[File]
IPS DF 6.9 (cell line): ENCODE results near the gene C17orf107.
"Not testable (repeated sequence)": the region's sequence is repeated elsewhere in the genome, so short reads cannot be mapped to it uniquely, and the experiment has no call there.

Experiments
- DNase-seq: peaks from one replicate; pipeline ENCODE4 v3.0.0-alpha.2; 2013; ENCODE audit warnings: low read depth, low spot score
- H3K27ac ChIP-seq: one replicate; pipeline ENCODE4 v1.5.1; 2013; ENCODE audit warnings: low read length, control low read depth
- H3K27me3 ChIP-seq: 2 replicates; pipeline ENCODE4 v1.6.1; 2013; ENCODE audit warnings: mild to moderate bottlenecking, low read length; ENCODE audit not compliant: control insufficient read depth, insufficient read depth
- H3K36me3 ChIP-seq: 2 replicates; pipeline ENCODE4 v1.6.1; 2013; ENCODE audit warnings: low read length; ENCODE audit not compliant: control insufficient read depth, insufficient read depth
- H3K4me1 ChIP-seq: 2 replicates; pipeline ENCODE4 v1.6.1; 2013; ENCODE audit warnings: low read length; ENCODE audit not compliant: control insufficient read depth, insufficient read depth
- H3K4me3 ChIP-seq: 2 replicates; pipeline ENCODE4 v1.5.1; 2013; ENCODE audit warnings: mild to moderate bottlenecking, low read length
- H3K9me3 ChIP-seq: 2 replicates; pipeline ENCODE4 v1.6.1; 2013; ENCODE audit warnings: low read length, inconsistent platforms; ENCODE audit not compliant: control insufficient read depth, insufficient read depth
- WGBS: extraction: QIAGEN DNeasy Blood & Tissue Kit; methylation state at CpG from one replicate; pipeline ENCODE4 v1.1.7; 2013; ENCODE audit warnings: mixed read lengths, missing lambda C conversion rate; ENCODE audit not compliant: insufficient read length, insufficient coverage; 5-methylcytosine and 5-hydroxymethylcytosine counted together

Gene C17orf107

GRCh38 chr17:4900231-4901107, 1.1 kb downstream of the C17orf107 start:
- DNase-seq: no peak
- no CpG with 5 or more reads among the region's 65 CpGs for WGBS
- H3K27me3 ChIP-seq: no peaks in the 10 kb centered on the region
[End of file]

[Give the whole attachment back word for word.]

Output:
IPS DF 6.9 (cell line): ENCODE results near the gene C17orf107.
"Not testable (repeated sequence)": the region's sequence is repeated elsewhere in the genome, so short reads cannot be mapped to it uniquely, and the experiment has no call there.

Experiments
- DNase-seq: peaks from one replicate; pipeline ENCODE4 v3.0.0-alpha.2; 2013; ENCODE audit warnings: low read depth, low spot score
- H3K27ac ChIP-seq: one replicate; pipeline ENCODE4 v1.5.1; 2013; ENCODE audit warnings: low read length, control low read depth
- H3K27me3 ChIP-seq: 2 replicates; pipeline ENCODE4 v1.6.1; 2013; ENCODE audit warnings: mild to moderate bottlenecking, low read length; ENCODE audit not compliant: control insufficient read depth, insufficient read depth
- H3K36me3 ChIP-seq: 2 replicates; pipeline ENCODE4 v1.6.1; 2013; ENCODE audit warnings: low read length; ENCODE audit not compliant: control insufficient read depth, insufficient read depth
- H3K4me1 ChIP-seq: 2 replicates; pipeline ENCODE4 v1.6.1; 2013; ENCODE audit warnings: low read length; ENCODE audit not compliant: control insufficient read depth, insufficient read depth
- H3K4me3 ChIP-seq: 2 replicates; pipeline ENCODE4 v1.5.1; 2013; ENCODE audit warnings: mild to moderate bottlenecking, low read length
- H3K9me3 ChIP-seq: 2 replicates; pipeline ENCODE4 v1.6.1; 2013; ENCODE audit warnings: low read length, inconsistent platforms; ENCODE audit not compliant: control insufficient read depth, insufficient read depth
- WGBS: extraction: QIAGEN DNeasy Blood & Tissue Kit; methylation state at CpG from one replicate; pipeline ENCODE4 v1.1.7; 2013; ENCODE audit warnings: mixed read lengths, missing lambda C conversion rate; ENCODE audit not compliant: insufficient read length, insufficient coverage; 5-methylcytosine and 5-hydroxymethylcytosine counted together

Gene C17orf107

GRCh38 chr17:4900231-4901107, 1.1 kb downstream of the C17orf107 start:
- DNase-seq: no peak
- no CpG with 5 or more reads among the region's 65 CpGs for WGBS
- H3K27me3 ChIP-seq: no peaks in the 10 kb centered on the region